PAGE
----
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Abheet Srivastav

I wanted to write a dissent poem,

but they said that not more than three lines can assemble together.

This is a one line dissent poem, claiming its individuality, shouting from the pulpit, saying that art doesn’t need your permission, that no laws can stop the million voices that reside in our poetry, that in our cities that are locked down, robbed of communication, of assembling in groups because you’re afraid of unity, because you talk of a partition while you try another, because you talk of history to history students, while you break our classrooms we read books on propaganda, while you rely on our cynicism we give each other hope where even an atomised individual can start life again, where a song defeats your hegemony, where you’re so afraid of us that you carry weapons inside our homes, where your power falls to its knees that it needs demonstrations on unarmed men. Do you tremble inside your riot gears when you hear our chants? Does your empathy reach out its hands as it embraces the flawed concept of nationalism, to choke us of our breaths?

Listen, fuck the one line poem.

Here is another line.

And another.

Full of full stops, but never ending.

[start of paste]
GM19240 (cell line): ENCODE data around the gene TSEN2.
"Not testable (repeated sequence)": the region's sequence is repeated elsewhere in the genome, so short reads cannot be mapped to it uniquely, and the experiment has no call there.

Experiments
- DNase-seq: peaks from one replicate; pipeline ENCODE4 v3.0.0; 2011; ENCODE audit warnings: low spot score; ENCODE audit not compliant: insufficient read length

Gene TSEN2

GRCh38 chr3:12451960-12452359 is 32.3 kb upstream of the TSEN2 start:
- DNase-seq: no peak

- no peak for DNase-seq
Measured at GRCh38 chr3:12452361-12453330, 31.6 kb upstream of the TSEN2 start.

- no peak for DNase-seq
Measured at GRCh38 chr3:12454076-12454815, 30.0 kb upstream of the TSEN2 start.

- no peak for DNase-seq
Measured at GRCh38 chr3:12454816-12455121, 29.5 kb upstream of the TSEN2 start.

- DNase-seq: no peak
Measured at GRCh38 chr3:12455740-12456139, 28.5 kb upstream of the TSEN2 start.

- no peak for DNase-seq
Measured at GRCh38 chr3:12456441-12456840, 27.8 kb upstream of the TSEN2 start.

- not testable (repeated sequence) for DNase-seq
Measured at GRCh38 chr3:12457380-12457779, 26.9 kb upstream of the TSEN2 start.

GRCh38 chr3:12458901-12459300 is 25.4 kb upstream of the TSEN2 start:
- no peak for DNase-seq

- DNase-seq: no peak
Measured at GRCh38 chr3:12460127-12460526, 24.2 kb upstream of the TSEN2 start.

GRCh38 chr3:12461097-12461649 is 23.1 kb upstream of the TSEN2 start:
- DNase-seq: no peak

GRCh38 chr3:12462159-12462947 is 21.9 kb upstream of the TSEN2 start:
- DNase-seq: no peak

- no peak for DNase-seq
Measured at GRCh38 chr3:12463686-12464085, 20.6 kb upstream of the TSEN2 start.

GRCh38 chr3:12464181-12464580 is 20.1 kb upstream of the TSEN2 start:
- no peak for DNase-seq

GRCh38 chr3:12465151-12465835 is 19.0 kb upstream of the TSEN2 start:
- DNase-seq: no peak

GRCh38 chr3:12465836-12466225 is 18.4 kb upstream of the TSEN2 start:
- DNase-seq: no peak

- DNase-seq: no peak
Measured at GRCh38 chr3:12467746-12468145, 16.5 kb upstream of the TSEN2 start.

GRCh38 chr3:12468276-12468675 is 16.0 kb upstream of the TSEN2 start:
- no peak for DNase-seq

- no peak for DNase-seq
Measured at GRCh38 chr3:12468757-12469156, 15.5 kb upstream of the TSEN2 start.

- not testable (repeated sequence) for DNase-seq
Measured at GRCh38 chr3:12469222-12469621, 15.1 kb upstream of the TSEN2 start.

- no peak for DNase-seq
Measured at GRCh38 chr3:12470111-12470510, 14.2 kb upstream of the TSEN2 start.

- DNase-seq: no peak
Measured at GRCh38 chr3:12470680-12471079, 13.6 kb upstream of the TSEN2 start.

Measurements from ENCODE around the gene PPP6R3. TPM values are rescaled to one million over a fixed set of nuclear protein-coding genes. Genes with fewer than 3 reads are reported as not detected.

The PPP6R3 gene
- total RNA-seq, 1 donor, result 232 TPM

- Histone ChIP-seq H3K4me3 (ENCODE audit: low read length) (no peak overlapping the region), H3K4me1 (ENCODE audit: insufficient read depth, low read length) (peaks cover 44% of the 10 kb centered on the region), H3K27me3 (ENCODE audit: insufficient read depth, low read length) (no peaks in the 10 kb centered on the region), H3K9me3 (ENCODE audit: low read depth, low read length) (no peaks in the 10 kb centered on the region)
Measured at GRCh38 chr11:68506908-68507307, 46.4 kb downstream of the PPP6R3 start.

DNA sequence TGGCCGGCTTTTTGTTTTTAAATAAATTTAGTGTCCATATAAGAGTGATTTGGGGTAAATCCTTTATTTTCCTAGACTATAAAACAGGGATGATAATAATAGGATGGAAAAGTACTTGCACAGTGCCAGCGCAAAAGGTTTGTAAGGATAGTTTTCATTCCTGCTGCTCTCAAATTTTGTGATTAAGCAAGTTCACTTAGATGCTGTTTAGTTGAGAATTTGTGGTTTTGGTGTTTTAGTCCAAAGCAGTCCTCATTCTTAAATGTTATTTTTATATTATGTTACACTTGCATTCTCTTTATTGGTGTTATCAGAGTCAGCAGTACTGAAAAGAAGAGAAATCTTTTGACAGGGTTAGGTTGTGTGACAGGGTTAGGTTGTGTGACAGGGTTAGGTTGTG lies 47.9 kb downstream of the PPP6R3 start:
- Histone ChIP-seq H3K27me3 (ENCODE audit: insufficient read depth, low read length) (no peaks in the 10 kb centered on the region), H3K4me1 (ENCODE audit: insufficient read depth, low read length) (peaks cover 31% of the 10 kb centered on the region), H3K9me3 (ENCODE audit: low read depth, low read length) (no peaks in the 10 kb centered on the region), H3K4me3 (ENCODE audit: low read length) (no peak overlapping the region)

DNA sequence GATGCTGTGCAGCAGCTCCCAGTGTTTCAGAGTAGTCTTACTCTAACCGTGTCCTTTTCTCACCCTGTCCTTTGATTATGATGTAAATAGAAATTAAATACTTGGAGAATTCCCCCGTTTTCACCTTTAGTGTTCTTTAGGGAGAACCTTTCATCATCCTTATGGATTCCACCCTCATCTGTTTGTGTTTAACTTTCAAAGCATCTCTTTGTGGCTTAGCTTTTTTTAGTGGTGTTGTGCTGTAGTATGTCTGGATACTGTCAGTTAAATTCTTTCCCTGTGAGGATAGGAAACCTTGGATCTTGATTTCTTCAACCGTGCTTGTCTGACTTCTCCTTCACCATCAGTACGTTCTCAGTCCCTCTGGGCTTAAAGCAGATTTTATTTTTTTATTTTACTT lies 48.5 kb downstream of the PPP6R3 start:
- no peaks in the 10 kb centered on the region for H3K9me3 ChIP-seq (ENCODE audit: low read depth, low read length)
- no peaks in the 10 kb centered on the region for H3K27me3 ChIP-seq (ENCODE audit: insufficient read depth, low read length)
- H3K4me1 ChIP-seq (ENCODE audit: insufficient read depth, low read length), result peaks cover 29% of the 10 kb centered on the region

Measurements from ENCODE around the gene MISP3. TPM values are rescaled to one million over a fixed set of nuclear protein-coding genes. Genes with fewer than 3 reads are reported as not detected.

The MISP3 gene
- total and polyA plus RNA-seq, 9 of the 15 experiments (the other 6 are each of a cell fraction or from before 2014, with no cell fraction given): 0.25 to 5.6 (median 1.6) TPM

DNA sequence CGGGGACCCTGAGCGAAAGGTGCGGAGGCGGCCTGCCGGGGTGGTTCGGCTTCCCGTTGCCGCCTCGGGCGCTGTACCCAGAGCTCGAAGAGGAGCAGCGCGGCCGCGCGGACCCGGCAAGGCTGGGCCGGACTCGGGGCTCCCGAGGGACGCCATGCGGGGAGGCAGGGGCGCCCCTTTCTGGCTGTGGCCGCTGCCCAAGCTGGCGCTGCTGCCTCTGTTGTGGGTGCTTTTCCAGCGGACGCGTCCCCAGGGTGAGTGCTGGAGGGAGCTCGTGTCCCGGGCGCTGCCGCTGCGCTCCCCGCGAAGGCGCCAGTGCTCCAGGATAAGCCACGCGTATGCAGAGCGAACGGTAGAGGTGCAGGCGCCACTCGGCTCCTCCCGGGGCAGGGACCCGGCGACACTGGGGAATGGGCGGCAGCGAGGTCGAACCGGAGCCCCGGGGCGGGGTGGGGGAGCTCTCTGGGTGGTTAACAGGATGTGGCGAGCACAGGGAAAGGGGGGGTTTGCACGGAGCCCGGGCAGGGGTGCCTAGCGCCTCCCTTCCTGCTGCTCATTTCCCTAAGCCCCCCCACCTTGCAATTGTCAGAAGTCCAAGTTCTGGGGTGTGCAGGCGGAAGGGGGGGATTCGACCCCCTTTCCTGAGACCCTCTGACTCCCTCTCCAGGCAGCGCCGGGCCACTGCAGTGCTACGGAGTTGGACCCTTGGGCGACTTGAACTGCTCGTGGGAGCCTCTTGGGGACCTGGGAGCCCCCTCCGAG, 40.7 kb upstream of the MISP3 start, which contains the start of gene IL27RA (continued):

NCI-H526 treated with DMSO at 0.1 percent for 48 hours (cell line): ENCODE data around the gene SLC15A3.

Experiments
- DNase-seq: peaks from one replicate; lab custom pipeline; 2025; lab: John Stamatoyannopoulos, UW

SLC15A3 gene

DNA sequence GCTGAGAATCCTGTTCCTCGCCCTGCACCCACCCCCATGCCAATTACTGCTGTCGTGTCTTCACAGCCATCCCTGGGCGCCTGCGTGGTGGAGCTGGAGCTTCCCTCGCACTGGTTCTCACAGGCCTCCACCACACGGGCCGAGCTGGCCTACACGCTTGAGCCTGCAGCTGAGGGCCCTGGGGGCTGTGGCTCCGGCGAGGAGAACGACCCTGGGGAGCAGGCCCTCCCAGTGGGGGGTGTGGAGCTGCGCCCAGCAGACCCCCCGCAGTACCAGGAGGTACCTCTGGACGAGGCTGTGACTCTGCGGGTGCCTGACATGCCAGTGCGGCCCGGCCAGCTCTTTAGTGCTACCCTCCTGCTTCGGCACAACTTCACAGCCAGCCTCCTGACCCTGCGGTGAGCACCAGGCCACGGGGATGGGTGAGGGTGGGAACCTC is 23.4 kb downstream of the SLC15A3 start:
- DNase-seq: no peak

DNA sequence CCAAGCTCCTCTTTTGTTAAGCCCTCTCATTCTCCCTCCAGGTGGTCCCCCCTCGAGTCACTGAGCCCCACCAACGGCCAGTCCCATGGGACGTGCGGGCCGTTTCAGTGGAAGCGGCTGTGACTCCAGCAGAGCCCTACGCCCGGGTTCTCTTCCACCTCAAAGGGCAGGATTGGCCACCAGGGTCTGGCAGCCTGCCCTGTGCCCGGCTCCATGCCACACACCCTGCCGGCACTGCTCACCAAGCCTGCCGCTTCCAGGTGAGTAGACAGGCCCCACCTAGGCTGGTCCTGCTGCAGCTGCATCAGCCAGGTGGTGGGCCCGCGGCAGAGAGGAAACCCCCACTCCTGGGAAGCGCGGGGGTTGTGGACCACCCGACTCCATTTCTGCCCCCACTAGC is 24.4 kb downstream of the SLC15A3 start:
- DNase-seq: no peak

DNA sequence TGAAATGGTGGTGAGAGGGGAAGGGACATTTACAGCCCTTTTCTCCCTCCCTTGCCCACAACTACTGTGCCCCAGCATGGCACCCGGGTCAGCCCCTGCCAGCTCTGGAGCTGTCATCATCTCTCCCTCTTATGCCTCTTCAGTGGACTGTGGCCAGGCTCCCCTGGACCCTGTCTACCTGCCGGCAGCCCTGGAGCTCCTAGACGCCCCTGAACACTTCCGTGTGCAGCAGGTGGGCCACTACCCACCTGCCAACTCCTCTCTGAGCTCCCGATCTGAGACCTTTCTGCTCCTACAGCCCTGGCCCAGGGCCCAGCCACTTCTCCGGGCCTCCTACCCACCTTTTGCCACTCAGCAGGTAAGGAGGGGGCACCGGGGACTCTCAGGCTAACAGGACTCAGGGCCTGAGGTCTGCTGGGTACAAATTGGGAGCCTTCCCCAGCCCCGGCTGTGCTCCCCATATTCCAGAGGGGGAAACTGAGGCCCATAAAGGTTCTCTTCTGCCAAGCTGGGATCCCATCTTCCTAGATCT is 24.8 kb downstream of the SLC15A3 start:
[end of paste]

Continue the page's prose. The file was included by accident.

We’ll multiply like bacteria.

You’ll call us vermin and we’ll carry the nation on our back.

Listen, you can hurt a poet but not poetry.

The songs are stronger than your ideologies that thrive on hate.

We’ll dance to your tyranny.

All art will be political.

We’ll paint it on ourselves.

I am a walking revolution.

I am my country.

My country is made of people,

not of religion, or ideologies, or one man who claims to be my leader.

I wanted to write a dissent poem,

and you kept on trying to take away my pen.

You should have known that angry poets don’t make for quiet voices.

Now, we’re shouting.

Abheet hails from Lucknow, and feels the act of writing about oneself in third person is an act of comedic dissociation. Believes that philosophy holds the answers to most of life's problems. On an eternal quest to read as many books as possible. Finds the whole obsession of the reader wanting to know the writer, really absurd.

Abheet Srivastav
Abheet Srivastav
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